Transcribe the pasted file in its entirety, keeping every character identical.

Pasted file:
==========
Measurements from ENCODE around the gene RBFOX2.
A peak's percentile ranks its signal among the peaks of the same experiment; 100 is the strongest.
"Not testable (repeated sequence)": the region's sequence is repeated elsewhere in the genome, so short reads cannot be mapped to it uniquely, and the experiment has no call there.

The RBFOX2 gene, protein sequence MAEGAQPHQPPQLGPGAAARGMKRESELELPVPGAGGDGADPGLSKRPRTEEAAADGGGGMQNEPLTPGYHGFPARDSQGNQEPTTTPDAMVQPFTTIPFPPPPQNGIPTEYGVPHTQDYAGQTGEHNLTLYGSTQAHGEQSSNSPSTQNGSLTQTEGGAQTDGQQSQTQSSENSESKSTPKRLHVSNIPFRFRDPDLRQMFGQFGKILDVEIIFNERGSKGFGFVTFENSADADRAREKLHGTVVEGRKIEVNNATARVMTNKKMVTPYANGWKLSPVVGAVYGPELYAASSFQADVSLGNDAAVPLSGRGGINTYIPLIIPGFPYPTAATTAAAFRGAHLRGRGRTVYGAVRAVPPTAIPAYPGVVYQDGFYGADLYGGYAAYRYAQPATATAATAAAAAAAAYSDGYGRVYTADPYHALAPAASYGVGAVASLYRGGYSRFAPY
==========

Measurements from ENCODE around the gene RBFOX2.
A peak's percentile ranks its signal among the peaks of the same experiment; 100 is the strongest.
"Not testable (repeated sequence)": the region's sequence is repeated elsewhere in the genome, so short reads cannot be mapped to it uniquely, and the experiment has no call there.

The RBFOX2 gene, protein sequence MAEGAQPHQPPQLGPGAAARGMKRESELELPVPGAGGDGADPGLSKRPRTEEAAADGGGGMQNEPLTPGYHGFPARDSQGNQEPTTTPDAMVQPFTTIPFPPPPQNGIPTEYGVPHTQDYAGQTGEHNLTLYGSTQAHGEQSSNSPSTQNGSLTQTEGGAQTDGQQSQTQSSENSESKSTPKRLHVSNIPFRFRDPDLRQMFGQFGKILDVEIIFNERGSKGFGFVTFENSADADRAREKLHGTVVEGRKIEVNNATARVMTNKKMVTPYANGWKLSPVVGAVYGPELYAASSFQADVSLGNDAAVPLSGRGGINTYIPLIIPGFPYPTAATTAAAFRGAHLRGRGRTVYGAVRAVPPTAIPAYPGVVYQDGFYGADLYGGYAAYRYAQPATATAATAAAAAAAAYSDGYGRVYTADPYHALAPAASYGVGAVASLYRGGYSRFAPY